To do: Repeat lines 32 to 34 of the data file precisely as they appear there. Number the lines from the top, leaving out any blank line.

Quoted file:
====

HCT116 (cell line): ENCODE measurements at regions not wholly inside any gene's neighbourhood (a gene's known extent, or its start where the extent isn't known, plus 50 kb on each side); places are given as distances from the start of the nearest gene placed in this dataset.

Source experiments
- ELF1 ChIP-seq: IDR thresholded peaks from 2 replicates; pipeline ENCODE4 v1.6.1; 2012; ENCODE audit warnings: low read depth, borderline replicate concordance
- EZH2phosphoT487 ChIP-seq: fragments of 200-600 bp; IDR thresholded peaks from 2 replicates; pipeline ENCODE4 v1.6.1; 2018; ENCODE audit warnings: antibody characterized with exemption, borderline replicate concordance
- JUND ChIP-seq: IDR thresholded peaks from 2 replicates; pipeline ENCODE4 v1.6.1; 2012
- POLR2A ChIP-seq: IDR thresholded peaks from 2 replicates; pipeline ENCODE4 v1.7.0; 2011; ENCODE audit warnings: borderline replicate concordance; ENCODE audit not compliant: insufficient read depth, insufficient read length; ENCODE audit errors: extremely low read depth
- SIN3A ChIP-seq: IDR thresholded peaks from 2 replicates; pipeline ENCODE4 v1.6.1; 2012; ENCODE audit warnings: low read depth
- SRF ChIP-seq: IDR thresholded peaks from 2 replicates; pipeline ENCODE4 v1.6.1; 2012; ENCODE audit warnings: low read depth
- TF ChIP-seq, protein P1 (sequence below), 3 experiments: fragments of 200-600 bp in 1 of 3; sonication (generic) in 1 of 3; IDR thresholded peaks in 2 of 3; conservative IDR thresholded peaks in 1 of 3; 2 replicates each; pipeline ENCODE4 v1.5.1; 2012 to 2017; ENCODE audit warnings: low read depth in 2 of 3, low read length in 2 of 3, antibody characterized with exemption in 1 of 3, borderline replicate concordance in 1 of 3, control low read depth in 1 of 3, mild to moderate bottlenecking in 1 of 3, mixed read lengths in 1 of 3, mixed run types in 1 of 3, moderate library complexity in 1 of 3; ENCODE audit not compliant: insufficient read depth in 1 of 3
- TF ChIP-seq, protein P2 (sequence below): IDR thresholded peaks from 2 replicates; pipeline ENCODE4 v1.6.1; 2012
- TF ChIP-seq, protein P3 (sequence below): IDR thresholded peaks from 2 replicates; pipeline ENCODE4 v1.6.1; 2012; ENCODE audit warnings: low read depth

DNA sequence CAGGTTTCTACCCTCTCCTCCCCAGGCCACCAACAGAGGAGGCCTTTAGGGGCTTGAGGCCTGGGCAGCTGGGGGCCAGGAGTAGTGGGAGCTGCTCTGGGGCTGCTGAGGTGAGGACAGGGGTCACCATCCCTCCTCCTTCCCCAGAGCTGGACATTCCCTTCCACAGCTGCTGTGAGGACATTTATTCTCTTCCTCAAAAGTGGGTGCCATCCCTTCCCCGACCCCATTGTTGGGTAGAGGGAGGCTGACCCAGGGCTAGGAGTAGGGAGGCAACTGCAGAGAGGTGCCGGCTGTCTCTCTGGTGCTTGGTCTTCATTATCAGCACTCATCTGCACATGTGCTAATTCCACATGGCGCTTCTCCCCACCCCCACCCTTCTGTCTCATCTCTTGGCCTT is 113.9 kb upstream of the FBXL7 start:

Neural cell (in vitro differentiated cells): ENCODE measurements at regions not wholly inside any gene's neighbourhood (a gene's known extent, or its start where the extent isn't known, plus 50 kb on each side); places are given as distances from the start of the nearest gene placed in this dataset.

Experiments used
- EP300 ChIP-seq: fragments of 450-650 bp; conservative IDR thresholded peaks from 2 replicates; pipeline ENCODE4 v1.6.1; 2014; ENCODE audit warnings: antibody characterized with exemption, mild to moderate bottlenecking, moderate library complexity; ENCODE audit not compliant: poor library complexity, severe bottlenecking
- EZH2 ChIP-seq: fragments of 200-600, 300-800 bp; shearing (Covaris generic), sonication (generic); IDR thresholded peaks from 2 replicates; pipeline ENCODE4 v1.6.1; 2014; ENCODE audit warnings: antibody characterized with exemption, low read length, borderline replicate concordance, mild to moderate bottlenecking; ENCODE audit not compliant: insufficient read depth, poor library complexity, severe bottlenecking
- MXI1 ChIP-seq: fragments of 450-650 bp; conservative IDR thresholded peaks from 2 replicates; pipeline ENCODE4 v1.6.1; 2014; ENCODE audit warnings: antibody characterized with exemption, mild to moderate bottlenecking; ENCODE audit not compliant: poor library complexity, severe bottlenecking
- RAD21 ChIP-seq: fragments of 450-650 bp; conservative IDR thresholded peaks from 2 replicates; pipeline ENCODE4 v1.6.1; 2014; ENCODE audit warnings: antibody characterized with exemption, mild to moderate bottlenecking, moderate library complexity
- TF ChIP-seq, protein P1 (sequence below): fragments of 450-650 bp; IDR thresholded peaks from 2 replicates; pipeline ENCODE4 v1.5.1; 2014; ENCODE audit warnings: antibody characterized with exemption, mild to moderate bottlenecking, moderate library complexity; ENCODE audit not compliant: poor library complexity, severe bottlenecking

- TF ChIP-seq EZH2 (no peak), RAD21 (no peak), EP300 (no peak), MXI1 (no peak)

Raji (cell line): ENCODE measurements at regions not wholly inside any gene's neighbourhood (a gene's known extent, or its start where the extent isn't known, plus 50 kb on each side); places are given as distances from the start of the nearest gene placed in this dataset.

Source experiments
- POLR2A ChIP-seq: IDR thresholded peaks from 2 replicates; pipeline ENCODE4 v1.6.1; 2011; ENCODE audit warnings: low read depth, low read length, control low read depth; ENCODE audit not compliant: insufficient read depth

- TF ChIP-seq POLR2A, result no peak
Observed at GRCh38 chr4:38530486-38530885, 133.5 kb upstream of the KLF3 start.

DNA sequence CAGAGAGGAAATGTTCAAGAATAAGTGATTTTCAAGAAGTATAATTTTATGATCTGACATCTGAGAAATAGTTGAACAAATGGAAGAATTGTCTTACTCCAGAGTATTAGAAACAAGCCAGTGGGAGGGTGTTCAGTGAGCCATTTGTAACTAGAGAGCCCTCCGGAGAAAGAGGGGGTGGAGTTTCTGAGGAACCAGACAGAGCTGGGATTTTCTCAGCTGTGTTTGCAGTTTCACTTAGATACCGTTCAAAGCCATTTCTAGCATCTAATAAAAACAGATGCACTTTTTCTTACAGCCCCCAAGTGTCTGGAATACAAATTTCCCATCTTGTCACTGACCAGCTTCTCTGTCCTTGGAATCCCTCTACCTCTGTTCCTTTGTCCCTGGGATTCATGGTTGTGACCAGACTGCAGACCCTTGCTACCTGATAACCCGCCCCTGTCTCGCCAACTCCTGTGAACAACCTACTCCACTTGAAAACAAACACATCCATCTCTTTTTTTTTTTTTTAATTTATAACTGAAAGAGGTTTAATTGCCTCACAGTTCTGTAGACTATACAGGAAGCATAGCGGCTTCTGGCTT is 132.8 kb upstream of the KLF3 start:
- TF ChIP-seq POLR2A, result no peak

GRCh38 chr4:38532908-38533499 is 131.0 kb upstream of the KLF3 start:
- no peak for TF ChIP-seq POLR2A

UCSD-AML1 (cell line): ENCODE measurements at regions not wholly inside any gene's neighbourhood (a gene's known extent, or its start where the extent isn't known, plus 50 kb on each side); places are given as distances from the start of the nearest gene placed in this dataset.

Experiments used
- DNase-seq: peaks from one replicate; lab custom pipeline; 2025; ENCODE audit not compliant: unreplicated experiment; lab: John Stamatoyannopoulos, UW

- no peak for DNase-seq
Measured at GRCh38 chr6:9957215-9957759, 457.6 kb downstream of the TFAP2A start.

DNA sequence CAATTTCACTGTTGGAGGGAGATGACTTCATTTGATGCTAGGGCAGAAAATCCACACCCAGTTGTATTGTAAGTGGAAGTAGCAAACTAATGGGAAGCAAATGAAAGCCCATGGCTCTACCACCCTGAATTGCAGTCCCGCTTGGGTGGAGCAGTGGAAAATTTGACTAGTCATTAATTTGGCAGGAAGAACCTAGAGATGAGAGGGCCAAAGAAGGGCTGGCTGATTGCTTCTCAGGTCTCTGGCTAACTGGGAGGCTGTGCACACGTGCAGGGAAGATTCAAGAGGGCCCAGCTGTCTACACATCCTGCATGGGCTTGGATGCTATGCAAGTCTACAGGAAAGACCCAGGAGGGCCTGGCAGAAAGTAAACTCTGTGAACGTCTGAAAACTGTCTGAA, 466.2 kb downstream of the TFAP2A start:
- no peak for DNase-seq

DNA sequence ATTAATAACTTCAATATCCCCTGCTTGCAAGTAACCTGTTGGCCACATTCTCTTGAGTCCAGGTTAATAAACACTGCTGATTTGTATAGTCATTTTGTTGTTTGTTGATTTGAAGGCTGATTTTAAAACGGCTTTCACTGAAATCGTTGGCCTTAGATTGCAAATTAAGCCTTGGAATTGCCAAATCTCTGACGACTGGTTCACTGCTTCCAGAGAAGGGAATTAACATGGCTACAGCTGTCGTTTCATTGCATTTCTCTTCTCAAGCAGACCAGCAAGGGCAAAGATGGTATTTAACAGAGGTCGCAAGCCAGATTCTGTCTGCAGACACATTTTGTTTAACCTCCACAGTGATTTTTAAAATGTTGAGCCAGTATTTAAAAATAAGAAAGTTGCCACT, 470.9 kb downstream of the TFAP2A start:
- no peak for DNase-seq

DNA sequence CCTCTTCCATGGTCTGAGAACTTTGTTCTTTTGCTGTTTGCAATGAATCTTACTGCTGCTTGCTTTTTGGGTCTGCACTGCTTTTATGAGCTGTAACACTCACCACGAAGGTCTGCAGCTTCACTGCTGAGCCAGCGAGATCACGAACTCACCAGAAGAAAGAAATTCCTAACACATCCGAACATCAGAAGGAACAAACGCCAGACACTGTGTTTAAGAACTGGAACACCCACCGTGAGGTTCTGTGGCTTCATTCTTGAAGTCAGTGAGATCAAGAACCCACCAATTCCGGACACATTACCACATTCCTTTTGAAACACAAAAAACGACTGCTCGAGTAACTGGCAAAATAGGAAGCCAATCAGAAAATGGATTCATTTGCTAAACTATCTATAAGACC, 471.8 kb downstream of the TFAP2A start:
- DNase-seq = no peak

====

- DNase-seq: peaks from one replicate; lab custom pipeline; 2025; ENCODE audit not compliant: unreplicated experiment; lab: John Stamatoyannopoulos, UW

- no peak for DNase-seq
Measured at GRCh38 chr6:9957215-9957759, 457.6 kb downstream of the TFAP2A start.